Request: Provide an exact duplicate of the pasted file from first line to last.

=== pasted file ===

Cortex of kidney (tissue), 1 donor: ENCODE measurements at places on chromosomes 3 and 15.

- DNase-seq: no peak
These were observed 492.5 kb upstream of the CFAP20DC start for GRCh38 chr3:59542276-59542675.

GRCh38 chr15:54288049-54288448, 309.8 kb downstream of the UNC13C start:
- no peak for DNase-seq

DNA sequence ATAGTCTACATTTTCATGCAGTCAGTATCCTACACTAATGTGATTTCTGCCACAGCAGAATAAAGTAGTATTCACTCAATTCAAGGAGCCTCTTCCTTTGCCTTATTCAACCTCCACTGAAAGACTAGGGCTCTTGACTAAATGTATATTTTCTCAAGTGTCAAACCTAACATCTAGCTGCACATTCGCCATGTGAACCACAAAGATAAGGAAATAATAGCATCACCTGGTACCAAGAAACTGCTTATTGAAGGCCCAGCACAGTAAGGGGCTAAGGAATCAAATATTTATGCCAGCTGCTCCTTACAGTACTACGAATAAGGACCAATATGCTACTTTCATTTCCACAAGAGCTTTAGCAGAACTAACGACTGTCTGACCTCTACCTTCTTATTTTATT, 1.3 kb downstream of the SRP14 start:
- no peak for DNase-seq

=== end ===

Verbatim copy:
Cortex of kidney (tissue), 1 donor: ENCODE measurements at places on chromosomes 3 and 15.

- DNase-seq: no peak
These were observed 492.5 kb upstream of the CFAP20DC start for GRCh38 chr3:59542276-59542675.

GRCh38 chr15:54288049-54288448, 309.8 kb downstream of the UNC13C start:
- no peak for DNase-seq

DNA sequence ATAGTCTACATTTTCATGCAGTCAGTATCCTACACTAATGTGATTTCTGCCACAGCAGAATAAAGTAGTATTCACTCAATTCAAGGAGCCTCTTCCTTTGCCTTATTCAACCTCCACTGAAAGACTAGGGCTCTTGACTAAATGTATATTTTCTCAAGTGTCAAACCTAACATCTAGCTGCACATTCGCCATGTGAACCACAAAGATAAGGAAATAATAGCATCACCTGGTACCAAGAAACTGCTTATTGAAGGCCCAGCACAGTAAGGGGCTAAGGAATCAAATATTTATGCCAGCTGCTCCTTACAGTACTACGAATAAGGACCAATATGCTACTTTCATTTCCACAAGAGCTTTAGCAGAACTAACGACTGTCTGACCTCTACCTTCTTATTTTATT, 1.3 kb downstream of the SRP14 start:
- no peak for DNase-seq